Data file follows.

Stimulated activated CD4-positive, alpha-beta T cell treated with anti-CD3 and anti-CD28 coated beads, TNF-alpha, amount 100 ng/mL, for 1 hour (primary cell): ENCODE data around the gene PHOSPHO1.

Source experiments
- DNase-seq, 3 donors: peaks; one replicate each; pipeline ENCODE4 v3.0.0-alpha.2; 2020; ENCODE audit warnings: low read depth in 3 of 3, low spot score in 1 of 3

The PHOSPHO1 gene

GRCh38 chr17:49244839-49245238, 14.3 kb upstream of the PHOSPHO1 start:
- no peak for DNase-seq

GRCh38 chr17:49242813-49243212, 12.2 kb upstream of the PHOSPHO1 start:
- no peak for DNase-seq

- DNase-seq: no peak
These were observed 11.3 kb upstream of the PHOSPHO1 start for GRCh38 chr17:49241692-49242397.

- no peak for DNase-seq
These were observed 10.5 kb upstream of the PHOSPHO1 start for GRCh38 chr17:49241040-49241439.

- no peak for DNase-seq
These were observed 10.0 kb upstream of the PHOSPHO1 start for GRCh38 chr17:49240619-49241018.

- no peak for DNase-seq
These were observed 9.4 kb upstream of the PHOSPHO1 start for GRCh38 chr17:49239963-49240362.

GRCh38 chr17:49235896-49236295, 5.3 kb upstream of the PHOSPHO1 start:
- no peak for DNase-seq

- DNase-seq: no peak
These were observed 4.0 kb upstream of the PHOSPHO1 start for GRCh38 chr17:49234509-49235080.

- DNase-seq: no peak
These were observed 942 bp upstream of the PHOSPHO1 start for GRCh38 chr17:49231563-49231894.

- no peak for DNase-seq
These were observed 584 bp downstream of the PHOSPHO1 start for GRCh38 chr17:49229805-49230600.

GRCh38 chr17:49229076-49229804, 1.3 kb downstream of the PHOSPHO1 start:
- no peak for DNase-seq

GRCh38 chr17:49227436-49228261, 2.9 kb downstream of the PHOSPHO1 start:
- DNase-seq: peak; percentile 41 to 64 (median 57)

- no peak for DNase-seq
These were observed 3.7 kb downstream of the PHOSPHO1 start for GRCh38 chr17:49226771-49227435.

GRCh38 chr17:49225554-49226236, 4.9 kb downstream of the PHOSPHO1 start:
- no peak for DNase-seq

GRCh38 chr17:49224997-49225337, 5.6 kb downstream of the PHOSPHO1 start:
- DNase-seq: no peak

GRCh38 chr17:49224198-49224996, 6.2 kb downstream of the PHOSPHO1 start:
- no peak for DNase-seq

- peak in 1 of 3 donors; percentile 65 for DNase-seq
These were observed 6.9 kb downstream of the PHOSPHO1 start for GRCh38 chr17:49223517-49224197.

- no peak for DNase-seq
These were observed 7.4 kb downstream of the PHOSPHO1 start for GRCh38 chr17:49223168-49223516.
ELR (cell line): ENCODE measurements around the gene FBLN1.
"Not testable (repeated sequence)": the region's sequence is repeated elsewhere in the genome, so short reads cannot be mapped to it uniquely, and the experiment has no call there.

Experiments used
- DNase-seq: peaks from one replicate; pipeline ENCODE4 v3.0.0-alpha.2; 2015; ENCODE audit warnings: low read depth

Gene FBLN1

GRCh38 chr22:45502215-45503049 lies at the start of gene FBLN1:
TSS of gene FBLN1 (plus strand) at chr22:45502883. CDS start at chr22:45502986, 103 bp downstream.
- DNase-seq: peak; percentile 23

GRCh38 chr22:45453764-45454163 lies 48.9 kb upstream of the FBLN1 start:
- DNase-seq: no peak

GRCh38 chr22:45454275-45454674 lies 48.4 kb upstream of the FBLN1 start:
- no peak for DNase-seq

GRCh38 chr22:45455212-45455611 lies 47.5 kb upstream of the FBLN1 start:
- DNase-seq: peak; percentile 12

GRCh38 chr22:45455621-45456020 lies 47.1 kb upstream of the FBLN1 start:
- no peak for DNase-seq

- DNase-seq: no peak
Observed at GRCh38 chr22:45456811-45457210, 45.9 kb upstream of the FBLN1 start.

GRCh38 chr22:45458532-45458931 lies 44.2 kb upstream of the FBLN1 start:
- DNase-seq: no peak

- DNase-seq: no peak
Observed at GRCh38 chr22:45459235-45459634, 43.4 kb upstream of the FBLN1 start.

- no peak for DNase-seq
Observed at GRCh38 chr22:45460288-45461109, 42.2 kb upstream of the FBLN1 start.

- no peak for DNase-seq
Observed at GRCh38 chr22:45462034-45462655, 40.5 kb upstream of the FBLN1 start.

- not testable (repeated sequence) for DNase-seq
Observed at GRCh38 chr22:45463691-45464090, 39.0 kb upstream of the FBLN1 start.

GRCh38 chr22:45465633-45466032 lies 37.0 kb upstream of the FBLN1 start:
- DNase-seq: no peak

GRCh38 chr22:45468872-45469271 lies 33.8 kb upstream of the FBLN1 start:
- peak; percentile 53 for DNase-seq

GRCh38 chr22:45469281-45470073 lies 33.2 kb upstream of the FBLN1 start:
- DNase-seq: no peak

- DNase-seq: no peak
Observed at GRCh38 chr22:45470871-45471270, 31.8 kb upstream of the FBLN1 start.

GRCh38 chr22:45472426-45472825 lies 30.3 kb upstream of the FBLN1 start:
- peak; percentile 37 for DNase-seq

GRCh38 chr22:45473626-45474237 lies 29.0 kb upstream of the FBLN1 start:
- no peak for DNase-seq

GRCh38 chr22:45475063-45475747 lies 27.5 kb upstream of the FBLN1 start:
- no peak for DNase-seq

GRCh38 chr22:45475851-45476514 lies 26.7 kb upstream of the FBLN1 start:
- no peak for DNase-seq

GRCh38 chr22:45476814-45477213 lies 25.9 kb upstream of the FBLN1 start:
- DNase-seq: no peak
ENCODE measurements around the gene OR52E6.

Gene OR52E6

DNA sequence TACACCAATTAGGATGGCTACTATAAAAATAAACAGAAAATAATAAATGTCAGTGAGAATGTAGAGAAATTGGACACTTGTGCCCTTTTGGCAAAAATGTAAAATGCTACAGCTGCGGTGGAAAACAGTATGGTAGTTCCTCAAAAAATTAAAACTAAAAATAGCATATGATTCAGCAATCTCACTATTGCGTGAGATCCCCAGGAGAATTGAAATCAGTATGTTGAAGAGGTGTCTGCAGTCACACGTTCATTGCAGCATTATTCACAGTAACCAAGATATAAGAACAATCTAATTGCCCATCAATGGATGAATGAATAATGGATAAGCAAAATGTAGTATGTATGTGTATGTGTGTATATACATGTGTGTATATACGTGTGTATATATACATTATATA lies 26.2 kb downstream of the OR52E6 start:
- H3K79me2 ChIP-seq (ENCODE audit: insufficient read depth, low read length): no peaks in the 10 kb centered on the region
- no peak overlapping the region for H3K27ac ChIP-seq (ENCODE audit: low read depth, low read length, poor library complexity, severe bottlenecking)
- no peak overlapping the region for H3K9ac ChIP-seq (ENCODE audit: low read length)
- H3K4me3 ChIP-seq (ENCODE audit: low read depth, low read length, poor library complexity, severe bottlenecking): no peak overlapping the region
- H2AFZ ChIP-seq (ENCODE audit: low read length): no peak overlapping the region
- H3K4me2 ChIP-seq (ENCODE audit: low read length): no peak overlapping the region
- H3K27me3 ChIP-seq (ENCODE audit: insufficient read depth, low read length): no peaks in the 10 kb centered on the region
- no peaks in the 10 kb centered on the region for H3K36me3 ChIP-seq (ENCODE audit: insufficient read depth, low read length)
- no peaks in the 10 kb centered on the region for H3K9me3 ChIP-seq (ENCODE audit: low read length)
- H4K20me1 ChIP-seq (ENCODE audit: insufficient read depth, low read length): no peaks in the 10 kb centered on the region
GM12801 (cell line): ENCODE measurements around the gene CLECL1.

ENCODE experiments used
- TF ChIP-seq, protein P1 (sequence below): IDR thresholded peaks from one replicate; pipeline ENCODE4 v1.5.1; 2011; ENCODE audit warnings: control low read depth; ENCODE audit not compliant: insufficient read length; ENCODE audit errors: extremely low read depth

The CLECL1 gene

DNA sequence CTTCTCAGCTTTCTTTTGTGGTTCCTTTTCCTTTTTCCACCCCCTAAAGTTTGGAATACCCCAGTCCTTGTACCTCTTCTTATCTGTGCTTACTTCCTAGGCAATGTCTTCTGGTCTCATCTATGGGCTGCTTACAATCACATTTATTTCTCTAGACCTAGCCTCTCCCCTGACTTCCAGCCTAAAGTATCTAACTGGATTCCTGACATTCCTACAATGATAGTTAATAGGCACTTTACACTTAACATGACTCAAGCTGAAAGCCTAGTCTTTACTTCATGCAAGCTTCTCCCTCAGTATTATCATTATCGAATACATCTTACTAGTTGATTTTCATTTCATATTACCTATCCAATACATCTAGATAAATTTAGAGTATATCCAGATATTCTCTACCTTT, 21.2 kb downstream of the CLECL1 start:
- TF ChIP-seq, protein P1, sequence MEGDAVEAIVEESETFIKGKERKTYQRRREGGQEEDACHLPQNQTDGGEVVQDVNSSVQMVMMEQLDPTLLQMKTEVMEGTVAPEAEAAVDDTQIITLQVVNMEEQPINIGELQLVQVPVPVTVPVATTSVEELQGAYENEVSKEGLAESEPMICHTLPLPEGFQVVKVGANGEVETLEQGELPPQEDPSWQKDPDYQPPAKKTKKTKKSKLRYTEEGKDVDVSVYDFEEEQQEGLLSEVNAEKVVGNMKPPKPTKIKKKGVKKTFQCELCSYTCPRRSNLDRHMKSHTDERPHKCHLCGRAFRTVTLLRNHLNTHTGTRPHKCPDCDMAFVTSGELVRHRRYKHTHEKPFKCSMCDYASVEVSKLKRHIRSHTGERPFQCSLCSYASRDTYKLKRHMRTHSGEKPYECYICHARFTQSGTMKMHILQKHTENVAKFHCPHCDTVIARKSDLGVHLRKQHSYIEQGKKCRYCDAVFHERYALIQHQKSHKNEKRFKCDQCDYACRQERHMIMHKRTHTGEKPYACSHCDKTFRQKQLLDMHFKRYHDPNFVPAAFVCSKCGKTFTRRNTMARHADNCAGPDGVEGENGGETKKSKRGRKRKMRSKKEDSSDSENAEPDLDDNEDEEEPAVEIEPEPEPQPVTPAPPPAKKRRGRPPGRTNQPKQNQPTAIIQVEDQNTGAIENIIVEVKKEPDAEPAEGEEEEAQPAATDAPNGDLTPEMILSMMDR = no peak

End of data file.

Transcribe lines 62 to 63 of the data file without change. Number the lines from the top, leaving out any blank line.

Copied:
Observed at GRCh38 chr22:45459235-45459634, 43.4 kb upstream of the FBLN1 start.

- no peak for DNase-seq